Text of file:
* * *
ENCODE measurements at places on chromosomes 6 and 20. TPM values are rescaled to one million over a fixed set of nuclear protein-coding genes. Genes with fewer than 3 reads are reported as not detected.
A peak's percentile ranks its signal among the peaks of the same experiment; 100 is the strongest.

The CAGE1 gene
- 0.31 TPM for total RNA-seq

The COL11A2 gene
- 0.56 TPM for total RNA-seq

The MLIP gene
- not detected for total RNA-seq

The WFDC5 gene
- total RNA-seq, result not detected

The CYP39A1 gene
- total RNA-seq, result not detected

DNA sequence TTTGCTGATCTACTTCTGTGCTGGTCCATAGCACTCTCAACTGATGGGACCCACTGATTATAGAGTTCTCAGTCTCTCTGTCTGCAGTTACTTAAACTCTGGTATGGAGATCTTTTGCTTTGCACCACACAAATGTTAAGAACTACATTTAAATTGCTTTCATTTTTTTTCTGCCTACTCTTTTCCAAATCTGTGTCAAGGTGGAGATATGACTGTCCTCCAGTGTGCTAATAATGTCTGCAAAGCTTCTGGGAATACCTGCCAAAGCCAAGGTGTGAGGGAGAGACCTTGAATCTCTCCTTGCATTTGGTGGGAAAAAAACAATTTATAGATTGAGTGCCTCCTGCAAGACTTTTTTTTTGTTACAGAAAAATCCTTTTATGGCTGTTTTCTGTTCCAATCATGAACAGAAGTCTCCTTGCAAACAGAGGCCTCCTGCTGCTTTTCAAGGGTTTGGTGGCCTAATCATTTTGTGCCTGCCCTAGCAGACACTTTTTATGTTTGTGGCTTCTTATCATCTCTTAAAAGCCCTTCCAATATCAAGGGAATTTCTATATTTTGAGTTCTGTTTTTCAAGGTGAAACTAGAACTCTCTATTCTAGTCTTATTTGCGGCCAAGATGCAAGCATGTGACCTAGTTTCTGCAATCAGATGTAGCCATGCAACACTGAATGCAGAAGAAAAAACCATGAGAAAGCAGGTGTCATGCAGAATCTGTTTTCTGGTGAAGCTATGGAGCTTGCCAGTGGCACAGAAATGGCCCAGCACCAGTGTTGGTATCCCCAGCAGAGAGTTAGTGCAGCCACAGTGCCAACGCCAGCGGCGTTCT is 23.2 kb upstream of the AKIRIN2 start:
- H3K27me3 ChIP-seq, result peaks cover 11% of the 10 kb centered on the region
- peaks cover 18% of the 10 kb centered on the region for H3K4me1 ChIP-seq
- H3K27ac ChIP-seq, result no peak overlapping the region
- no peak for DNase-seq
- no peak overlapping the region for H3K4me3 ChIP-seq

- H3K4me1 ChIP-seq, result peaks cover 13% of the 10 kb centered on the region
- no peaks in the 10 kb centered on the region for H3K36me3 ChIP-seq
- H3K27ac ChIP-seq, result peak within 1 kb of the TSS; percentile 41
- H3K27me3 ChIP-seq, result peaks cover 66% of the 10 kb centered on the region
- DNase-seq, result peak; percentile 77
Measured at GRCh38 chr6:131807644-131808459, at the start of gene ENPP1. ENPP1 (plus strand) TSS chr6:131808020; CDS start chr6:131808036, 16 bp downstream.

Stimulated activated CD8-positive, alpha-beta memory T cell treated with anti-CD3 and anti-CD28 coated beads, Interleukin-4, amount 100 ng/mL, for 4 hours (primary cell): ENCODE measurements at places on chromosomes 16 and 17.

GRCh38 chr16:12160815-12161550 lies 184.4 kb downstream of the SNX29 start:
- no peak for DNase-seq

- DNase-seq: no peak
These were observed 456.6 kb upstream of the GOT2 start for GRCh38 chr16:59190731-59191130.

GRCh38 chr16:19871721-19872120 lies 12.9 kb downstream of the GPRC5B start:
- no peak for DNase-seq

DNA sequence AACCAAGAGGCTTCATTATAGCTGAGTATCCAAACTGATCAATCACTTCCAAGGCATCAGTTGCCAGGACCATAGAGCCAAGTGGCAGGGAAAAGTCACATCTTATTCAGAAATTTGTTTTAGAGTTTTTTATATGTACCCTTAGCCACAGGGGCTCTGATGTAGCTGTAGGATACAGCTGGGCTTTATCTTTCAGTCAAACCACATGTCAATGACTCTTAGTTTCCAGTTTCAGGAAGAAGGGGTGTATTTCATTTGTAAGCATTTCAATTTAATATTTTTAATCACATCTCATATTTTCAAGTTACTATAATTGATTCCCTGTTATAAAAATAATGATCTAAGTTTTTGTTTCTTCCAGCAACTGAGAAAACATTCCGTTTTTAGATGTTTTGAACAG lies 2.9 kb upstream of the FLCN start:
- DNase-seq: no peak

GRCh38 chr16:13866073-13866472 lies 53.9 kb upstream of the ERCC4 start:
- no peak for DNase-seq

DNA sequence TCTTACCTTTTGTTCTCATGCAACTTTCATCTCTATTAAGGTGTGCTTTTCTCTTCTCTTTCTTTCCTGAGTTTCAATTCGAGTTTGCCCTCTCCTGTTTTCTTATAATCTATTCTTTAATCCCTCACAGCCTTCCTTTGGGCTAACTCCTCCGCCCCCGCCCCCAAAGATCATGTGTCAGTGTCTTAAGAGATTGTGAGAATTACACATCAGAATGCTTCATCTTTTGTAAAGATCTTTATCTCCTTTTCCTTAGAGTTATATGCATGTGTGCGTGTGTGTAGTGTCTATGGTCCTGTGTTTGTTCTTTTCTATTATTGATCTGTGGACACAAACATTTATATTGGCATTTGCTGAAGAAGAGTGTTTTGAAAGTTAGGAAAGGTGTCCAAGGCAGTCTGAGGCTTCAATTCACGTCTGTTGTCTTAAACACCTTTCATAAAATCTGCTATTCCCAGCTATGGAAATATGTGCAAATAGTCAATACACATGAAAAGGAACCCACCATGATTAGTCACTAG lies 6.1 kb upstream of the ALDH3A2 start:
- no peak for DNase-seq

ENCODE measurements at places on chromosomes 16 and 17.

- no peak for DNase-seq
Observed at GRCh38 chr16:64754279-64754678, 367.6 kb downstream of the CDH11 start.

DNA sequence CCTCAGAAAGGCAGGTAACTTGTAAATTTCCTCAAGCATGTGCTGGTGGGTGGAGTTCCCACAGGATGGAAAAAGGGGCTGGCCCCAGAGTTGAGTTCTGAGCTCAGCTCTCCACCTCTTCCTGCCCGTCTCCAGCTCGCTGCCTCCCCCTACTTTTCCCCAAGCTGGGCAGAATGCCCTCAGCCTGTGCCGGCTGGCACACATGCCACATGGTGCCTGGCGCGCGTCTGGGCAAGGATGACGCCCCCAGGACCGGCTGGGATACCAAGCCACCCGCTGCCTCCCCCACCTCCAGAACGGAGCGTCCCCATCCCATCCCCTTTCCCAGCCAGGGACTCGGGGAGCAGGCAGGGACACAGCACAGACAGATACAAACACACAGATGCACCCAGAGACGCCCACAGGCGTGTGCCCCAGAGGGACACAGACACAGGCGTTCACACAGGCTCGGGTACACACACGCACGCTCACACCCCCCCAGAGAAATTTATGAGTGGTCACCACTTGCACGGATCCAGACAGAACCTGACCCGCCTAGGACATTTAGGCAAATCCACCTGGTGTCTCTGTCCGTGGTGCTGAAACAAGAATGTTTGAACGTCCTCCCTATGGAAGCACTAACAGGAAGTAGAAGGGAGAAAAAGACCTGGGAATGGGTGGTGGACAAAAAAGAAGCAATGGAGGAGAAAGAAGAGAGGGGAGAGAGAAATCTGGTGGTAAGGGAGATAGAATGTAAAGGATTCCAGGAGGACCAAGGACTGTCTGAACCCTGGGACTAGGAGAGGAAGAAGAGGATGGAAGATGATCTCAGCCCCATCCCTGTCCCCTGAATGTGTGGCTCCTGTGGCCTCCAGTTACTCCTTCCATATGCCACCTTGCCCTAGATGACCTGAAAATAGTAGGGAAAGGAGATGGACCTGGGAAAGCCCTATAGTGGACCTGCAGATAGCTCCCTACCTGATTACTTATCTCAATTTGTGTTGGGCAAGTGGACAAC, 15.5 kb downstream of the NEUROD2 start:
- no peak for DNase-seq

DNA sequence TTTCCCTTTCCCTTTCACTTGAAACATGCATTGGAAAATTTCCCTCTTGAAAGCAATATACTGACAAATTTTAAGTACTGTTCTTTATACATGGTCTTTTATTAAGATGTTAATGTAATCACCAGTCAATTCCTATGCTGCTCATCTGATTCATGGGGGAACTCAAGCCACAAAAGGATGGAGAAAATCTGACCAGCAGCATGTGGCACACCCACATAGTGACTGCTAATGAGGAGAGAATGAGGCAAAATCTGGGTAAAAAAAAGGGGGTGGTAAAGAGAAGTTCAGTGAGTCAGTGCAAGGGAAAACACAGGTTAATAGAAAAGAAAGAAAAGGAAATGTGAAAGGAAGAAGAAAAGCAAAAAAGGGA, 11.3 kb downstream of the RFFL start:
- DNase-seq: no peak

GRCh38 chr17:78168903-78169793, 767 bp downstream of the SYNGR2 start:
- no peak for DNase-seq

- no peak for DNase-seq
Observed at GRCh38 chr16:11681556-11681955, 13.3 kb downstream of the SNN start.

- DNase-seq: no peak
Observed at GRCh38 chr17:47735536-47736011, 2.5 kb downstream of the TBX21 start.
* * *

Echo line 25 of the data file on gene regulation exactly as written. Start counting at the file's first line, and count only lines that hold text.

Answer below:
Stimulated activated CD8-positive, alpha-beta memory T cell treated with anti-CD3 and anti-CD28 coated beads, Interleukin-4, amount 100 ng/mL, for 4 hours (primary cell): ENCODE measurements at places on chromosomes 16 and 17.